Public participation encouraged for marathon

The organizer of Hastings’ first-ever marathon hopes residents show their support Saturday morning by encouraging runners as they pass by as well as play music in their yards and driveways.

Race director Ron Alexander said that support could take the form of a stereo or someone performing live and people holding signs.

“We want as much entertainment as possible for those poor people who are going to run that far,” he said.

Last year’s road race event included a half marathon and other shorter distances. This is the first year for the marathon, which is certified as a Boston Marathon-qualifying race.

A total of 370 people have signed up to participate Saturday, including 50 marathon runners. In addition, 202 plan to do the half marathon and 118 will run the 5k race.

Runners will come from 20 different states, including as far away as California and Texas.

The marathon and half marathon races begin near the Hastings College campus and move through adjacent neighborhoods, progressing northwest into the Lake Hastings and Lochland areas before ending at Lake Hastings.

Streets along the route will be closed to traffic during the race. Roads near Lake Hastings also will be restricted. Participants and spectators are asked to park in nearby parking lots, including churches and businesses that will be closed Saturday, such as Hastings Physical Therapy and Hastings Orthopaedics & Sports Medicine Specialists.

The 5k race is a loop around Lake Hastings, beginning and ending at the park. That also is where a 1-mile fun run takes place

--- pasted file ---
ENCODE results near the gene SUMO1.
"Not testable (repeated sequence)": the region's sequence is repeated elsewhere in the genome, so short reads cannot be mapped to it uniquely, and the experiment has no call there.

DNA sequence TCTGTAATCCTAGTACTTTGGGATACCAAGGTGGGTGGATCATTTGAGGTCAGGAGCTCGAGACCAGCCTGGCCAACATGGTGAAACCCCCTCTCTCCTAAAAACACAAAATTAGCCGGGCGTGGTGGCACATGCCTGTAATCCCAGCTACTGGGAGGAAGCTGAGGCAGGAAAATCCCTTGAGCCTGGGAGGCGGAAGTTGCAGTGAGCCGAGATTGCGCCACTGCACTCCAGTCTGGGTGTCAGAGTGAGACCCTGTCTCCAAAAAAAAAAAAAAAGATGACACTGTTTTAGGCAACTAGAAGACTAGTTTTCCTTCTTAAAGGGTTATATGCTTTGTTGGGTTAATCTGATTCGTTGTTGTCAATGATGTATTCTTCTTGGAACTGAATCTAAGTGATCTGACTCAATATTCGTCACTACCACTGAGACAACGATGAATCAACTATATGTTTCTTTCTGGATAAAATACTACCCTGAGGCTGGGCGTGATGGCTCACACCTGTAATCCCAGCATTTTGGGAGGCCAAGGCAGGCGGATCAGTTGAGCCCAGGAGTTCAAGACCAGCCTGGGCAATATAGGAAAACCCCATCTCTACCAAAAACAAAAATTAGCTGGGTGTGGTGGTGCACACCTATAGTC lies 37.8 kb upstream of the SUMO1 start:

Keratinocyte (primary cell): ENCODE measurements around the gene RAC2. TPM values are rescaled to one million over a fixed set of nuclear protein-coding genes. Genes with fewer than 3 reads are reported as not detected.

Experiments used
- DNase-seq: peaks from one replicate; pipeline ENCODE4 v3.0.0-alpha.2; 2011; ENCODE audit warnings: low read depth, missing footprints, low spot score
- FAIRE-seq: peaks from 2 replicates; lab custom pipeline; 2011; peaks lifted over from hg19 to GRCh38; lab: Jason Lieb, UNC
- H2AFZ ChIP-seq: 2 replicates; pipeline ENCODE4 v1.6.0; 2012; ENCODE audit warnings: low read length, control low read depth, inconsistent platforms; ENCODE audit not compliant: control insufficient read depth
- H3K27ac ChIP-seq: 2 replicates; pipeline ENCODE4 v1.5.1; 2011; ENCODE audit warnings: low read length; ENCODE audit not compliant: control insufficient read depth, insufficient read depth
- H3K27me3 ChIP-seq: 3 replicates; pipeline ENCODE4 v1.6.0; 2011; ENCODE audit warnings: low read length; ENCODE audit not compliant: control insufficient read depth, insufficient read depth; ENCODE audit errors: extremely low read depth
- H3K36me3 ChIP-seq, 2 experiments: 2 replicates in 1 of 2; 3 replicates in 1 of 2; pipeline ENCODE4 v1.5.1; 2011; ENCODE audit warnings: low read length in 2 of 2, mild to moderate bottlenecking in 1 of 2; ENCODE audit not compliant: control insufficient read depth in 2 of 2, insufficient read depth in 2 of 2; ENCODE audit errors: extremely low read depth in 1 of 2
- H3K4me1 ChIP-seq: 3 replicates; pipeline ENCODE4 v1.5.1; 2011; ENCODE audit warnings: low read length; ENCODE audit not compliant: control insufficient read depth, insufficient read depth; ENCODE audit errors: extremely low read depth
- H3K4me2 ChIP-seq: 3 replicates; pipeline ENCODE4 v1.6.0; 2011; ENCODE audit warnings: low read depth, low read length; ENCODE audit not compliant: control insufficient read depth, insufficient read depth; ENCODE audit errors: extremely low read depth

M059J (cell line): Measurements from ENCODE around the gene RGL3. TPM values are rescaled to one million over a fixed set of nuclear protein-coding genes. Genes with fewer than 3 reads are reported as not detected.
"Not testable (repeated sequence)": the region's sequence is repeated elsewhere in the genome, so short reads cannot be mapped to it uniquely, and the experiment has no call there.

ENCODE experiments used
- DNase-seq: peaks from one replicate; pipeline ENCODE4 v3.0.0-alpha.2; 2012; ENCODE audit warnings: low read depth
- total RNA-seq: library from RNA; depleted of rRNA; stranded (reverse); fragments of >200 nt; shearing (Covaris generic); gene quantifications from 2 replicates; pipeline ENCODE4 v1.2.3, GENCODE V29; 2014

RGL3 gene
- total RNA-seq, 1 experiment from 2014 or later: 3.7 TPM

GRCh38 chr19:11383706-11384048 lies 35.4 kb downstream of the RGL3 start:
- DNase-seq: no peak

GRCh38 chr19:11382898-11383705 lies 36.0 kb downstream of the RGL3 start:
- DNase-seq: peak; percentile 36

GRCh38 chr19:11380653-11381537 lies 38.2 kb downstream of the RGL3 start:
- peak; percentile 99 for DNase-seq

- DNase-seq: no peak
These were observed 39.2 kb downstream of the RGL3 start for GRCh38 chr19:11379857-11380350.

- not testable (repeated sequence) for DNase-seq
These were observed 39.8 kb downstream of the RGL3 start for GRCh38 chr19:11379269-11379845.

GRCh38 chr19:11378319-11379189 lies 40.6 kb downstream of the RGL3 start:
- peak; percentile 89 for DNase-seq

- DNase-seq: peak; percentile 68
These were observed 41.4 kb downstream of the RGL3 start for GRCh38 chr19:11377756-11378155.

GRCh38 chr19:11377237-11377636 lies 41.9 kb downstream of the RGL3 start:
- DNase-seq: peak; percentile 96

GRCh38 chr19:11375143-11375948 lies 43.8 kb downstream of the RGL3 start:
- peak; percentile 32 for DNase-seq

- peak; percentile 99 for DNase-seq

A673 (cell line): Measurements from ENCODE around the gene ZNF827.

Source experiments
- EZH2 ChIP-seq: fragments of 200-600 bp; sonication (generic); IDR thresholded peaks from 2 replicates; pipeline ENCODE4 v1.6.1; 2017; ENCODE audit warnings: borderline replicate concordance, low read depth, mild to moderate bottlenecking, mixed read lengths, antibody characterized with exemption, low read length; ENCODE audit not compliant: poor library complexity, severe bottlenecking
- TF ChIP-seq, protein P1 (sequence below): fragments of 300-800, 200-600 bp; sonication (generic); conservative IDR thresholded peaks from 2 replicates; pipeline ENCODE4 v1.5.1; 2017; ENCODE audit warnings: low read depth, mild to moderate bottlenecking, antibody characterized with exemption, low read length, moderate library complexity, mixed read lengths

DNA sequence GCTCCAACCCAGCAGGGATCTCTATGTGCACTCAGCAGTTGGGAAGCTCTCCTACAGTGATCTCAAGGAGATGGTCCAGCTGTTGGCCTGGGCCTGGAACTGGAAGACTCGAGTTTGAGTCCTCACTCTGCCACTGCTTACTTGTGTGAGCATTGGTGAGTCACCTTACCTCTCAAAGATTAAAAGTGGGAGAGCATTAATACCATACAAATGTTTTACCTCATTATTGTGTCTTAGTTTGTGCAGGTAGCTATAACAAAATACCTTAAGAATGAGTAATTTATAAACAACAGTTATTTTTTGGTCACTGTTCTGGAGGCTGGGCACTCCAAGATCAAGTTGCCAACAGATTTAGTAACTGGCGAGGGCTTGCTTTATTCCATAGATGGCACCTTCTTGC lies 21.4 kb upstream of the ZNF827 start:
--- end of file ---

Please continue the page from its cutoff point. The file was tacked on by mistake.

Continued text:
The marathon begins at 6:15 a.m., the half marathon begins at 6:30 a.m., the 5k starts at 7 a.m. and the 1-mile fun run starts at 8:30 a.m.

Maps of the routes are available at

Runners are expected to be on the full marathon course from 6:15 a.m. until around noon.

Again, Alexander said, any encouragement or assistance residents can provide for the runners would be appreciated.

“Even if (residents) would put a sprinkler out in their yard where (runners) can get a little break from the heat,” he said.

When local residents participate in the event like this, Alexander said, it puts Hastings in a favorable light for visitors.

“It’s something they take away from the event, just a culture,” he said. “It showcases our community a little bit more where people, when they consider running in the future, they remember what a warm, friendly place Hastings was.

“Anybody who’s run very far knows that those boosts of energy that come from just a little bit of music or a smile and wave go a long way.”

Click here to view a map of the marathon route.

To read more, see Thurday's Hastings Tribune or the Tribune e-edition.>>

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